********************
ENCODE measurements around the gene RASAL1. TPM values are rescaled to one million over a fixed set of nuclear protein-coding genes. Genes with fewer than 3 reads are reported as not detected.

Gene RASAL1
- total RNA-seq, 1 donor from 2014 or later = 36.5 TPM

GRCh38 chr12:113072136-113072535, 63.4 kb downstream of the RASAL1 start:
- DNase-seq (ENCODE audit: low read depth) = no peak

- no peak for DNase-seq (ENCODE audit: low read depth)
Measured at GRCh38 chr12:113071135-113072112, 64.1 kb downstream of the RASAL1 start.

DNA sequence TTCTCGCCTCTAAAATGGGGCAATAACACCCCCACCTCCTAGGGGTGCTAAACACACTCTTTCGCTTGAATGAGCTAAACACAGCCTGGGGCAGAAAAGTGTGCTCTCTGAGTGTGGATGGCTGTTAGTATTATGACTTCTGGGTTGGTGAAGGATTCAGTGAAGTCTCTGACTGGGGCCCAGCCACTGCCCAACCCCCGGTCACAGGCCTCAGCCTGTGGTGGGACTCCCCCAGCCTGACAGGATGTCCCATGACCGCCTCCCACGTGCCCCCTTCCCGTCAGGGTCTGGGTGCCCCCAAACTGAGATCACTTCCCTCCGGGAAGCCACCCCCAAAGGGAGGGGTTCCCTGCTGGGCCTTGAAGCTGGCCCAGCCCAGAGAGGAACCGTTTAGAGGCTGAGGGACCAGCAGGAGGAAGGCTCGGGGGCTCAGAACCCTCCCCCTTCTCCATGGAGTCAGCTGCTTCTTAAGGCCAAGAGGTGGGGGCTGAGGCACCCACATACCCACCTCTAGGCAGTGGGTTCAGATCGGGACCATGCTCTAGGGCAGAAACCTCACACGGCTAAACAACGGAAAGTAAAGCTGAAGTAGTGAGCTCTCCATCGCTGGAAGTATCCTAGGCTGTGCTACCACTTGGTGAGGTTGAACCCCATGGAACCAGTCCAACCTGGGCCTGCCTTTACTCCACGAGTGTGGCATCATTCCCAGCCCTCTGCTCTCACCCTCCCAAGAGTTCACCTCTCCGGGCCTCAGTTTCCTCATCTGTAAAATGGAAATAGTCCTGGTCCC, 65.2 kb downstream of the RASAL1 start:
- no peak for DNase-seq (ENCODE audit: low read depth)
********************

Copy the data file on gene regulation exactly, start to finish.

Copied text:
ENCODE measurements around the gene RASAL1. TPM values are rescaled to one million over a fixed set of nuclear protein-coding genes. Genes with fewer than 3 reads are reported as not detected.

Gene RASAL1
- total RNA-seq, 1 donor from 2014 or later = 36.5 TPM

GRCh38 chr12:113072136-113072535, 63.4 kb downstream of the RASAL1 start:
- DNase-seq (ENCODE audit: low read depth) = no peak

- no peak for DNase-seq (ENCODE audit: low read depth)
Measured at GRCh38 chr12:113071135-113072112, 64.1 kb downstream of the RASAL1 start.

DNA sequence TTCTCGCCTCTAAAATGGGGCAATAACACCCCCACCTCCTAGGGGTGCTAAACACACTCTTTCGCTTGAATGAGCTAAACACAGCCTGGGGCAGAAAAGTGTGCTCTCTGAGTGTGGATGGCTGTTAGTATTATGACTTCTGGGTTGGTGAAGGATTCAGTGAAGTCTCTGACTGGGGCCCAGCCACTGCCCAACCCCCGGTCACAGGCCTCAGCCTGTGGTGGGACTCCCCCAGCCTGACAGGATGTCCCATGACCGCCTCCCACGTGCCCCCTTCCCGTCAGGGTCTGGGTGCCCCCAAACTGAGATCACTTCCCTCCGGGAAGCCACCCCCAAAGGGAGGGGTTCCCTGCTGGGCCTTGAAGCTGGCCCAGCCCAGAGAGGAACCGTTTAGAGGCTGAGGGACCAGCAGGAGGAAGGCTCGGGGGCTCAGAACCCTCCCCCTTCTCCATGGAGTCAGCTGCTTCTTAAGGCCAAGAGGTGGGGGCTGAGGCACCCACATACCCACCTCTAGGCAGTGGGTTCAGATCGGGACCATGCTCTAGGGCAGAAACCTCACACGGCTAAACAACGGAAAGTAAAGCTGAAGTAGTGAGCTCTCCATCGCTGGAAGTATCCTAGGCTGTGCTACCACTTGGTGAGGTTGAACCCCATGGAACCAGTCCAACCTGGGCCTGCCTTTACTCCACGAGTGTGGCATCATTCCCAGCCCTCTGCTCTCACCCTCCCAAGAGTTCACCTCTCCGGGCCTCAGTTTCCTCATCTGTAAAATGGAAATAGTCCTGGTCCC, 65.2 kb downstream of the RASAL1 start:
- no peak for DNase-seq (ENCODE audit: low read depth)